A few weeks ago, my sweet friend Caryn left me a gem of a present in my mailbox. Just a word about Caryn- she has a habit of leaving me gifts, usually including dark chocolate and books or magazines. The kind of indulgent little things I wouldn't usually buy for myself but make me incredibly happy and feel like I just got a sneak love attack. This particular gift was a book called Bread and Wine by Shauna Niequist.
In a nutshell, it is a book about food. Making it, sharing it, loving it, fighting with it, but most importantly using it for what it is. Nourishment. Comfort. Celebration. Sustaining. Sorrow. Food is elemental to human life and thus cannot be ignored and should not be over used. There are foods for different occasions and seasons. Food is an equalizer and a barrier breaker and a conversation starter. Food is a gift or an apology or an invitation. There are people who will sit around your table that would never go with you to church. Very few things make the statement that you care about a person like inviting them into your home and sharing a meal with them. I have a bumper sticker from Penzey's Spice Shop on our refrigerator door that says "Love people. Cook them tasty food."
I originally bought that bumper sticker for my friend Bec who knows how to open her door and invite strangers to her table like no one I have ever met. She and her husband Bill custom built their kitchen and I have washed dishes in the gorgeous black stone sink many times. They know how to open a bottle of wine and get people to start talking. Bec doesn't bother with fussy cooking but everything I have ever had in her kitchen has been amazing. Whether we are sitting around the table or leaning against the counter with our forks in the leftovers. I decided to keep the bumper sticker for myself because I felt I needed the reminder more then she did. She already does it so brilliantly.
The book is part cookbook part autobiography part instruction manual. It was an easy read but I found myself going back to re read certain parts because I felt I had missed some hidden nugget, which I usually had. She is raw and honest but hopeful.
I have written so much about my evolving love affair with food. I have gone from being a tortured soul bulimic who hated food so much I made myself throw it up, to a vegan who lived for 6 months on only brown rice, soy milk, almonds and cucumbers (don't ask me why, some kind of self discipline exercise), to a vegetarian who agonized over online restaurant menus to make sure I could order in under 10 minutes, to a person who just EATS- anything and everything, but has a special place in my heart and gut for bacon.
I love how Shauna writes about food in her book. The glorious ways in which food can enrich the lives of people and how beautiful it is when it is made to share. The responsibility of treating it well- respecting ingredients and recipes and traditions. How feeding guests with dietary restrictions is a way to show you care about them. Dealing with your aversion to messes and chaos and focusing on the beauty of a house and table full of people- strangers or friends and everything in between.
My grandmother spent hours with me in the kitchen teaching me how to bake. She made amazing things like ebilskievers and crepes and challah and Danish puffs. But baking didn't take with me. I can make a halfway decent dutch oven bread and flip pancakes like a champ. But I like the freedom to riff in the kitchen, and baking is not conducive to riffing. I have taught myself to cook by reading blogs, watching Food Network, reading cookbooks like novels late at night while Grant is reading The Economist in bed next to me, patiently letting me read ingredient lists like the ultimate literary climax, and sitting on the shoulders of others in their kitchen while they teach me some technique or method. I am definitely a novice chef who finds nothing crazy about tackling a hollandaise sauce for the first time- with a table of 10 new friends waiting to eat. I call it ballsy, others might call it foolish. My bravado is probably a bit of both. And I am definitely still learning.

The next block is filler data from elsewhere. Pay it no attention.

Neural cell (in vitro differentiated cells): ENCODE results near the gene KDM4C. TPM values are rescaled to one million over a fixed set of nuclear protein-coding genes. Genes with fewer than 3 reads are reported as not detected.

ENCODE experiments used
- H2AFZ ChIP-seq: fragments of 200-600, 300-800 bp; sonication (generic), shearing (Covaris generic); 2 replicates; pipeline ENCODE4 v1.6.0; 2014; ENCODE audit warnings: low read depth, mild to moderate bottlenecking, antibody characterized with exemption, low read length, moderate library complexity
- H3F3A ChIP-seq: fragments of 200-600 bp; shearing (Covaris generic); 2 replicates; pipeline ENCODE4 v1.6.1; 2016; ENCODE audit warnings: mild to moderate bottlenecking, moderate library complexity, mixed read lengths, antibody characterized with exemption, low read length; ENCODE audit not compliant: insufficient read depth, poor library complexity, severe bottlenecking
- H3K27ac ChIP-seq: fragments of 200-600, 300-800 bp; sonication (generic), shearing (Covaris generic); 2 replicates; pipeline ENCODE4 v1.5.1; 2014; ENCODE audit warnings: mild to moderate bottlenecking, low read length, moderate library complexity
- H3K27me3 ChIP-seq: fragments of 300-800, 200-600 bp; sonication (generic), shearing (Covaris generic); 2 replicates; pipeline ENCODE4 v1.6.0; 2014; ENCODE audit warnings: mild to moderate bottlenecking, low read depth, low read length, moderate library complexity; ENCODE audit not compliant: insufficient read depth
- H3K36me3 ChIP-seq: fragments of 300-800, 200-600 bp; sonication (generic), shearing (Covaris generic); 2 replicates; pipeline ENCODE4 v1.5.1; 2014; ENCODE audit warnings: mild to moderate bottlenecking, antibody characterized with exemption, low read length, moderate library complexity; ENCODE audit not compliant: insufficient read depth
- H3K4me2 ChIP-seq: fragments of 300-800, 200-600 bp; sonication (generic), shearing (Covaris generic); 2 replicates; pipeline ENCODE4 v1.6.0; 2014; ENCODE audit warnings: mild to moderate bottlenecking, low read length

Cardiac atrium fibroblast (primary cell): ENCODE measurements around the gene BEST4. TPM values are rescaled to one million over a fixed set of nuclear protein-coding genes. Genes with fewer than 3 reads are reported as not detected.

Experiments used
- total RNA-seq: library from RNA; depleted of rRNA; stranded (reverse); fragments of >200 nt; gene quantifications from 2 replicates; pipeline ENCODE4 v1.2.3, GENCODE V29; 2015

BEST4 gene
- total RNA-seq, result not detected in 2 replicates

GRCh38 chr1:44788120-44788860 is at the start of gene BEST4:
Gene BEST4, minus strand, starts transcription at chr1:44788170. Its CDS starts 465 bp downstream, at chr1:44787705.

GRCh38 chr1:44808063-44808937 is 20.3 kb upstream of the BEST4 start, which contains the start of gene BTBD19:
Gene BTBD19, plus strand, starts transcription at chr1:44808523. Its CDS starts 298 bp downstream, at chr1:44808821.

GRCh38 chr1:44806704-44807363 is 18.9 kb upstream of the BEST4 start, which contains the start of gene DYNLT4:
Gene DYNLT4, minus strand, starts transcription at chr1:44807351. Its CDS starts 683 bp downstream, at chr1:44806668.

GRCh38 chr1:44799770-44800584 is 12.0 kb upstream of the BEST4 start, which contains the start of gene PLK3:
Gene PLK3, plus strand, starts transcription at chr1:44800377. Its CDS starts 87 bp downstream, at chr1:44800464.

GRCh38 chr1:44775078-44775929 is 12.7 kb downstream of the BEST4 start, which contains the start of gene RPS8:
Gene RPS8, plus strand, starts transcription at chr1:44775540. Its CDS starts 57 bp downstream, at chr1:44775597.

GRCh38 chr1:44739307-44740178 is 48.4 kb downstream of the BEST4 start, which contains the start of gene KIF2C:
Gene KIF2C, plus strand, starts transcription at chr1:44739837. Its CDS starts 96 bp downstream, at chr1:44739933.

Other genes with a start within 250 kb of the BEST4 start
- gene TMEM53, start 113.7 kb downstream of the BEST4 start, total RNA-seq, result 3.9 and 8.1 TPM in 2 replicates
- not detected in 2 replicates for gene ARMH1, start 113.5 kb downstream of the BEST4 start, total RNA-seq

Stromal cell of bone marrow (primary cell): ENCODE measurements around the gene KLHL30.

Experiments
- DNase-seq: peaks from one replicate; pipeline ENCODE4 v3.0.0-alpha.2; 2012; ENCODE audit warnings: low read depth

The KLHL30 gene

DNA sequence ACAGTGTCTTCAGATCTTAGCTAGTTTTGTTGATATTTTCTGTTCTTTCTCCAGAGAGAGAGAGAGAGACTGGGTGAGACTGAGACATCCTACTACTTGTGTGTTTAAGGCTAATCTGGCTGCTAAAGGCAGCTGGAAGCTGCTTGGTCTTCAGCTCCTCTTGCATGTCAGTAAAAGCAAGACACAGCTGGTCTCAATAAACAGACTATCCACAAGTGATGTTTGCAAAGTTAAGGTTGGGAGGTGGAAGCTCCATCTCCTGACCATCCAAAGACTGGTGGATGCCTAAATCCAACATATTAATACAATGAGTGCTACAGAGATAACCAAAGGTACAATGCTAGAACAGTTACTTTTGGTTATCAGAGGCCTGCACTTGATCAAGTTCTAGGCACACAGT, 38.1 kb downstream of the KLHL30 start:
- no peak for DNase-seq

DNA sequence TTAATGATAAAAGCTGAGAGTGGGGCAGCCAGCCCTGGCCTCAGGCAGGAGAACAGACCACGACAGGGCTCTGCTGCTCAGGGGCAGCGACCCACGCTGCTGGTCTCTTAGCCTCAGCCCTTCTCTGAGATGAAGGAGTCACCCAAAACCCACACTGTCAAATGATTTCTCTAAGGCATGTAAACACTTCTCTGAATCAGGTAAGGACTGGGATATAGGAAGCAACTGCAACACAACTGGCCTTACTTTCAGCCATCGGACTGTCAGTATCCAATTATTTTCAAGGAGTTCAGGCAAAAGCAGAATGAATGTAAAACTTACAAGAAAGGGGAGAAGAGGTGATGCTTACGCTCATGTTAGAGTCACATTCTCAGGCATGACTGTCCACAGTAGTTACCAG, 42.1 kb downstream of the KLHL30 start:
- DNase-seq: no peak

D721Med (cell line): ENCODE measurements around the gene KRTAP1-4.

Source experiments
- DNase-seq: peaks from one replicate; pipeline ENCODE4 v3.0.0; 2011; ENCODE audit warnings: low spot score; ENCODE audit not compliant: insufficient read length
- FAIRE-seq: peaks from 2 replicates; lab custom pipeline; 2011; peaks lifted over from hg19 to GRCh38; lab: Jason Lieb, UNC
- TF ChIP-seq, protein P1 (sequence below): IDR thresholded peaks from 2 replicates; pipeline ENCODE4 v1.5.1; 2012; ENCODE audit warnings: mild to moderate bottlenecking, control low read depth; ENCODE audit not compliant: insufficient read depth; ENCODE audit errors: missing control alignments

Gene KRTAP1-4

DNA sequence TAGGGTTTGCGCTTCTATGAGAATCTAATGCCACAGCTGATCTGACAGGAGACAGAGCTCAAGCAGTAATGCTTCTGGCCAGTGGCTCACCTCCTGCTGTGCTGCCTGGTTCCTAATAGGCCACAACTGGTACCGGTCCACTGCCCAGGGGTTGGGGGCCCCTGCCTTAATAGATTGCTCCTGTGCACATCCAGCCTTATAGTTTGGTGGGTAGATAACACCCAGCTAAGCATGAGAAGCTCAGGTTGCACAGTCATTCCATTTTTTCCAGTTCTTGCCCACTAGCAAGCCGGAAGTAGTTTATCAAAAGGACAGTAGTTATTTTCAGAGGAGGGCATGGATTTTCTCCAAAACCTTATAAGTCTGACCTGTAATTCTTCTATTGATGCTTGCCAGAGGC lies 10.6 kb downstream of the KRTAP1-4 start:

I still cringe when I think about the lentil spinach soup I served to a young couple at our home in Bellefonte. I thought that if a little spinach was good, more would be better and the texture was something close to what you pull out of the sink after the garbage disposer has backed up. Slimy, stringy, off-putting green color and so thick every bite left an indent in the soup left behind in the bowl. I wish I had been confident enough to call it the culinary disaster it was, but I bravely pretended like the emperor was wearing beautiful clothes. A few years and lots of learning later, I burned a huge pot of potato soup that I was serving to our best friends. I forgot to stir all the way to the bottom of the pan and the cream-based soup turned into a steaming cauldron of ash-tasting liquid. While our friends cackled in the background at the odds of burning a soup, I called the local pizza place and opened a bottle of wine. Food is a journey, not a destination.
I suppose this is a book report/treatise on my feelings about food. Why I love it. Why I think it matters. Why inviting people to dinner in my house is like inviting them into my life. Sometimes it isn't magic and we all say a polite goodnight after an hour or so. And sometimes one hour turns into two turns into putting the babes to bed and making another run to the six pack shop before they close so we can curl up on the living room couches and continue the conversation we started over appetizers. Some people find that chemistry over board games, book clubs, local pubs, playgroups, etc. In the Martsolf home, we try to create community around the table.
Love People. Cook them Tasty Food.
I am trying my best.